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MF3: The Vallace Family

In this Multicultural Friday Family Feature, meet the Vallaces who are putting in the work to raise their kids as bilingual in English and Spanish.

A happy family with caucasian father and Columbian/El Salvadorian mother sit in the tall grass of a field with their two smiling kids.

Meet the Vallaces:

Kyle (dad): Caucasian American from Idaho and Utah, speaks Spanish

Cathy (mom): Hispanic (mom from El Salvador and dad from Colombia), speaks Spanish

Kids: Lucas (age 3), Eliana (age 11 months)

Why did you decide to raise your children to be bilingual?

Cathy: I always wanted our kids to be bilingual. I thought it would be doable with both of us knowing Spanish. It's so beneficial to know two languages both socially and professionally, and it will help Lucas and Eliana appreciate where they come from and understand that different types of people exist in the world. You only know what's in your little bubble, so it's important to see more of what is out there in the world.

Do you speak more English or Spanish at home?

Kyle: Cathy made it a goal to exclusively speak to Lucas in Spanish prior to his first birthday. There was an awkward stage at first where it didn't feel natural or comfortable, but now it feels comfortable.

How was the transition from speaking mostly English to speaking only Spanish with Lucas?

Cathy: It took a lot to get used to once we made the switch to only Spanish in the home. It has definitely been harder than I expected. When Lucas was about to turn one, I felt nervous about making the switch to only speaking to him in Spanish. I don’t feel comfortable with baby talk in Spanish, because that's not something I grew up with, but we committed, and since then we've been able to overcome the awkwardness.

Has there been any confusion since you speak two different dialects of Spanish?

Cathy: Spanish is my first language. My mom is from El Salvador and my dad is from Colombia and they didn't know any English, so that's why I speak Spanish.

Kyle: There are definitely dialect differences. Chileans speak a more unique dialect of Spanish and have a lot of unique vocabulary and slang which is what I learned. Now I have gravitated more toward the way that Cathy's family speaks Spanish with grammar.

What other tools are you using to increase Lucas's exposure to Spanish?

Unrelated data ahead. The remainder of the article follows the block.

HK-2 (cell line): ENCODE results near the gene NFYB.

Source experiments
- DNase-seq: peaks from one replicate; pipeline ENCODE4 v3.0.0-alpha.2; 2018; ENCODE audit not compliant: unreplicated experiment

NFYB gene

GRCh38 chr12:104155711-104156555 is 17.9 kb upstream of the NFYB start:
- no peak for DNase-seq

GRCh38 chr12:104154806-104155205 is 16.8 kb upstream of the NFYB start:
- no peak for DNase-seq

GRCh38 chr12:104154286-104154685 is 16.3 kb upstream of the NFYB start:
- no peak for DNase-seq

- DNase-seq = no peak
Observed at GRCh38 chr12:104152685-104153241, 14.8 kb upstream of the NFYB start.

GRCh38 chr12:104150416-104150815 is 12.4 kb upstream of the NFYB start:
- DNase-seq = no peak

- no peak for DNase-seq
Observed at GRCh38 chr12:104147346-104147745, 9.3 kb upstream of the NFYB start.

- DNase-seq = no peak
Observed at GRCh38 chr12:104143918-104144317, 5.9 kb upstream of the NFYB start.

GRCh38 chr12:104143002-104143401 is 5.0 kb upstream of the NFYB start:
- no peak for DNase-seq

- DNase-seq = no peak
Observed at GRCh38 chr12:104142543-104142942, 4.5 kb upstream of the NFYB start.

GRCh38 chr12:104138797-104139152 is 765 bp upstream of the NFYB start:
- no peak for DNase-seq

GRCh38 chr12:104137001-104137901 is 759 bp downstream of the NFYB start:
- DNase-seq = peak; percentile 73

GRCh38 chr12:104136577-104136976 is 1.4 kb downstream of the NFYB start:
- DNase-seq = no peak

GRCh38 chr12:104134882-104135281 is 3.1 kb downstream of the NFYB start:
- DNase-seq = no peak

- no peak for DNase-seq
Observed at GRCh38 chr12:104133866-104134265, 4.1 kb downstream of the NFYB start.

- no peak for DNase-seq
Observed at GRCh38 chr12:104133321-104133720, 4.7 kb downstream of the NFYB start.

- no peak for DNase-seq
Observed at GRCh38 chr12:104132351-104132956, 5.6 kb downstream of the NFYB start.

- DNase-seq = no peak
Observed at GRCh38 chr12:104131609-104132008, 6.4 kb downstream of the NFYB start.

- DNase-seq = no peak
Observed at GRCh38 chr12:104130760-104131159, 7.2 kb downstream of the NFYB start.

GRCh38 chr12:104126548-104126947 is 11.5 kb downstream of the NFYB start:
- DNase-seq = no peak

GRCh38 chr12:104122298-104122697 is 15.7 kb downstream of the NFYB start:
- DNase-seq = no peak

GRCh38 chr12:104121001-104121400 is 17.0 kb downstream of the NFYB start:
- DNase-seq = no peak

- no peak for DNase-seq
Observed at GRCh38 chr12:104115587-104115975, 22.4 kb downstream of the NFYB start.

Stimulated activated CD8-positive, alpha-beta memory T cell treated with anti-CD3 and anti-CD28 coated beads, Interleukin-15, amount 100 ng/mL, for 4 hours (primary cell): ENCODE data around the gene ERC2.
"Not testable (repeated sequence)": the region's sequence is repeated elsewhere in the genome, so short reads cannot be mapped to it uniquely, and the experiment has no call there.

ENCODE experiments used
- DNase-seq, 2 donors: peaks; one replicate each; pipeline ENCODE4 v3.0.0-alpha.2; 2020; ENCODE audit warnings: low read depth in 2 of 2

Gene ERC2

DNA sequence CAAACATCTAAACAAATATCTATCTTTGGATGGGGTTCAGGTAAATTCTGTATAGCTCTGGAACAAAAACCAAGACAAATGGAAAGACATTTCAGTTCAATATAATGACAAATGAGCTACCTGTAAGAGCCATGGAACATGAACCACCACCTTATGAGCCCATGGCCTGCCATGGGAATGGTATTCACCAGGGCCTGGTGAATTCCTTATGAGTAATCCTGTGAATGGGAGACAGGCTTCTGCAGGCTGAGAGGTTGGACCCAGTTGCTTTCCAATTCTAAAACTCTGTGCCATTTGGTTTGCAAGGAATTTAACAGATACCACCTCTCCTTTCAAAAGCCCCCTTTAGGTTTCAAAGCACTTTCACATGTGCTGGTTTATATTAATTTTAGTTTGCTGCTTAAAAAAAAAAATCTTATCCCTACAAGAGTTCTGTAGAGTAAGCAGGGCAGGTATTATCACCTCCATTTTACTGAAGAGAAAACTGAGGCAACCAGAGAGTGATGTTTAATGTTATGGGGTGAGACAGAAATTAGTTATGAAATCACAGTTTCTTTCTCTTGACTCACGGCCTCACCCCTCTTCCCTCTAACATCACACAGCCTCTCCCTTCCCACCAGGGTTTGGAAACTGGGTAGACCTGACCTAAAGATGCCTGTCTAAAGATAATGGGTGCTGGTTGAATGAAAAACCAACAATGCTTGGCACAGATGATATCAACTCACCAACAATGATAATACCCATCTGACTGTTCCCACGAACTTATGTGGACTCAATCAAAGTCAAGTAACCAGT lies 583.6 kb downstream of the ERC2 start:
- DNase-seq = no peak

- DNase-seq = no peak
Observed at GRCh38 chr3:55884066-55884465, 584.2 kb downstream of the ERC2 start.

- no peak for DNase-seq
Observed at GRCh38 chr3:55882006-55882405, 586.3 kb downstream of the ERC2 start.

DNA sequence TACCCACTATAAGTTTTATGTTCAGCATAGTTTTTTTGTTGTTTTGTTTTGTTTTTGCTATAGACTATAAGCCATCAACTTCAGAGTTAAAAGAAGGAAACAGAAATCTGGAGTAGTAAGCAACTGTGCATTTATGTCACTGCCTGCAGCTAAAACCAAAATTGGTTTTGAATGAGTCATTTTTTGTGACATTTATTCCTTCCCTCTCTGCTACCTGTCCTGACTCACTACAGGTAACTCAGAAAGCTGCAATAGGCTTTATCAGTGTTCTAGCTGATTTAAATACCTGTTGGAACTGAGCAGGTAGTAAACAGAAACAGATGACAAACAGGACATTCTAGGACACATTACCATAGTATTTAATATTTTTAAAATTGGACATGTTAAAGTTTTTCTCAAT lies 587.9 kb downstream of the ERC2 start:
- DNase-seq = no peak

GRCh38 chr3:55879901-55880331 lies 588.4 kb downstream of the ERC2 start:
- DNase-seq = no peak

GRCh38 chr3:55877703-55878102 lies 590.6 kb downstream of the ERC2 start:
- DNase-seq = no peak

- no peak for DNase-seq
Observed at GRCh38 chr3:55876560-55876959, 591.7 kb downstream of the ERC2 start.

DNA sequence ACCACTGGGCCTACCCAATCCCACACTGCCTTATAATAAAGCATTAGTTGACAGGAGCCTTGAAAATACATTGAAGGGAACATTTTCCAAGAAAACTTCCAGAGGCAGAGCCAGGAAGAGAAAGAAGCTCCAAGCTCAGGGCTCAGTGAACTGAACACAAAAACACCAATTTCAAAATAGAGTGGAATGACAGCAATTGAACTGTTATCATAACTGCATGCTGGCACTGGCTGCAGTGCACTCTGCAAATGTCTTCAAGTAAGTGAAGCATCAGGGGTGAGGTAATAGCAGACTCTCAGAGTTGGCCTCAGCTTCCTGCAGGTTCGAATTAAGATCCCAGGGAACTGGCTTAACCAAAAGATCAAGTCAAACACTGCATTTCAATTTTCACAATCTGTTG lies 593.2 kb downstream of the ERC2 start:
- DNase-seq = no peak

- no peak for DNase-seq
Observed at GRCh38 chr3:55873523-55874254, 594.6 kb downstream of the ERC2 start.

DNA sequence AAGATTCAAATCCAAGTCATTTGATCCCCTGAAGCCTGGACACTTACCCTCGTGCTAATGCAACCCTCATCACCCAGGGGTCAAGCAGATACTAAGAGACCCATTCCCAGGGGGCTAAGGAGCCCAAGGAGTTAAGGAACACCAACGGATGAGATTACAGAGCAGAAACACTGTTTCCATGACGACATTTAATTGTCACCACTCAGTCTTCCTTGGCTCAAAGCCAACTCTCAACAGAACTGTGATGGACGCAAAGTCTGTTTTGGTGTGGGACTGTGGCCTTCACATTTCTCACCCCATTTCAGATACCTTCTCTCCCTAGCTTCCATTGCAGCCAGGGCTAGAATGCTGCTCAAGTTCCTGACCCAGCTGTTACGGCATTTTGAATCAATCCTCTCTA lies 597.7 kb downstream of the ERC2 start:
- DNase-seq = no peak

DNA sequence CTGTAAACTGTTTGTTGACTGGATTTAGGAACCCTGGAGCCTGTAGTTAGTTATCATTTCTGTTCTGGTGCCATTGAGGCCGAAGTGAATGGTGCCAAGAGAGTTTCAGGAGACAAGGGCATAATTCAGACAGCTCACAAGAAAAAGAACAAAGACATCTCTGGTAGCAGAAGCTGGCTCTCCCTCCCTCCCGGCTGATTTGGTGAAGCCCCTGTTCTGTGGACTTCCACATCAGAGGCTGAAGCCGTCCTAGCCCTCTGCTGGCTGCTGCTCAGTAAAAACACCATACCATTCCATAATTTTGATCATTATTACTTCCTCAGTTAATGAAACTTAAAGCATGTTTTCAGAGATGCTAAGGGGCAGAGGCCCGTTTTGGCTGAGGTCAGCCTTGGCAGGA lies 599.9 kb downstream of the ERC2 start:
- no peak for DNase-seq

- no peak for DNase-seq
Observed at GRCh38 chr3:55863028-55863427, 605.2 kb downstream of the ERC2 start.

Cathy: Everywhere outside of our home, at playdates, at church, with Kyle's family, with neighbors, it's all English, so that's why we got him into a Spanish preschool. I figured the more environments he can hear Spanish and feel that it's normal and it's not just our family that speaks it would really help him.

People will make comments like, "Don't you think it's confusing him? Don't you think he'll be behind? What happens when he needs to learn to read in English?"

They're not giving kids' brains enough credit. Little brains at his age are so absorbent and with other bilingual kids, there's no evidence in research of it causing a delay. They actually thrive in reading and comprehension areas.

I'm hoping that his being in school in Spanish will help him build that solid foundation that he can keep on building.

Family walks through field while holding hands and smiling at each other.

How do you support each other as parents raising bilingual kids?

Cathy: Pushing past that initial discomfort of speaking Spanish all the time was a big deal, and more recently, we've been relying on each other when we're feeling lazy. If I'm speaking a lot of English to the kids, Kyle will remind me to start speaking Spanish more. It's been really helpful to have my husband be on the same page as me and super supportive of how we're doing this.

Kyle: Some of our family members have asked us how we plan to balance Spanish and English so that our kids can communicate well with them as English speakers. We feel it'll come naturally with time as they grow up in a very English-dominated environment outside the home.

Communication with Cathy is key to making sure we're on the same page with our goals. The culture you want to teach to your kids, you can’t really go wrong if you both agree to the approach. The best approach is for both of us as parents to agree with each other despite differences with other families. You have to decide what you want to do with your kids and stick to that.

About Multicultural Friday Family Feature:

One Friday each month, Multicultural Parenting highlights a family that is working to celebrate, educate, and participate with their children in their cultural heritage. Every family has a different cultural background and every family has a different way of sharing that background with their children. The MF3 series allows us to learn and celebrate the successes of multicultural parenting together as well as provide support when things get frustrating or discouraging.

If you would like your family to be considered for a future MF3, please apply here.

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